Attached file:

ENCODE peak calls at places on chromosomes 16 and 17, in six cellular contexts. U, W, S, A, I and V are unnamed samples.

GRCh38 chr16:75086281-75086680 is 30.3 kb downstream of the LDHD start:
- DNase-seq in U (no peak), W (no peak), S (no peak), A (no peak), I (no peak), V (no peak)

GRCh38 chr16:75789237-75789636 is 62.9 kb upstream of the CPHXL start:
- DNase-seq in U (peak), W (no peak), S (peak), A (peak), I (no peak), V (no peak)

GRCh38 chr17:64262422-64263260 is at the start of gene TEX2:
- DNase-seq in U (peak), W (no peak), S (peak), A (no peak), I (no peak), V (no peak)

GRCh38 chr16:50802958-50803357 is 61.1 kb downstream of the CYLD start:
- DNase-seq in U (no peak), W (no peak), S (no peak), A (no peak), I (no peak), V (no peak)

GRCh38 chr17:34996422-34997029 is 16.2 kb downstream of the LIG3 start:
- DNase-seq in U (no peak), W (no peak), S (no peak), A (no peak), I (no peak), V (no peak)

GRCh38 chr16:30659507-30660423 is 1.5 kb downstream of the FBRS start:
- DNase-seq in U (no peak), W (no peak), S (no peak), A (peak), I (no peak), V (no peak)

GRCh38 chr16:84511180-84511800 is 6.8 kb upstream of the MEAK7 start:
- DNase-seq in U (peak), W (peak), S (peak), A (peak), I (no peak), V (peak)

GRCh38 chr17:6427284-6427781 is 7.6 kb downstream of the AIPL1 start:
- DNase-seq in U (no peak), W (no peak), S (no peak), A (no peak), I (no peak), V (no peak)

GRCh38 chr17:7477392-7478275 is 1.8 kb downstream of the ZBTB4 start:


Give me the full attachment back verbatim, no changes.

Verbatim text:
ENCODE peak calls at places on chromosomes 16 and 17, in six cellular contexts. U, W, S, A, I and V are unnamed samples.

GRCh38 chr16:75086281-75086680 is 30.3 kb downstream of the LDHD start:
- DNase-seq in U (no peak), W (no peak), S (no peak), A (no peak), I (no peak), V (no peak)

GRCh38 chr16:75789237-75789636 is 62.9 kb upstream of the CPHXL start:
- DNase-seq in U (peak), W (no peak), S (peak), A (peak), I (no peak), V (no peak)

GRCh38 chr17:64262422-64263260 is at the start of gene TEX2:
- DNase-seq in U (peak), W (no peak), S (peak), A (no peak), I (no peak), V (no peak)

GRCh38 chr16:50802958-50803357 is 61.1 kb downstream of the CYLD start:
- DNase-seq in U (no peak), W (no peak), S (no peak), A (no peak), I (no peak), V (no peak)

GRCh38 chr17:34996422-34997029 is 16.2 kb downstream of the LIG3 start:
- DNase-seq in U (no peak), W (no peak), S (no peak), A (no peak), I (no peak), V (no peak)

GRCh38 chr16:30659507-30660423 is 1.5 kb downstream of the FBRS start:
- DNase-seq in U (no peak), W (no peak), S (no peak), A (peak), I (no peak), V (no peak)

GRCh38 chr16:84511180-84511800 is 6.8 kb upstream of the MEAK7 start:
- DNase-seq in U (peak), W (peak), S (peak), A (peak), I (no peak), V (peak)

GRCh38 chr17:6427284-6427781 is 7.6 kb downstream of the AIPL1 start:
- DNase-seq in U (no peak), W (no peak), S (no peak), A (no peak), I (no peak), V (no peak)

GRCh38 chr17:7477392-7478275 is 1.8 kb downstream of the ZBTB4 start: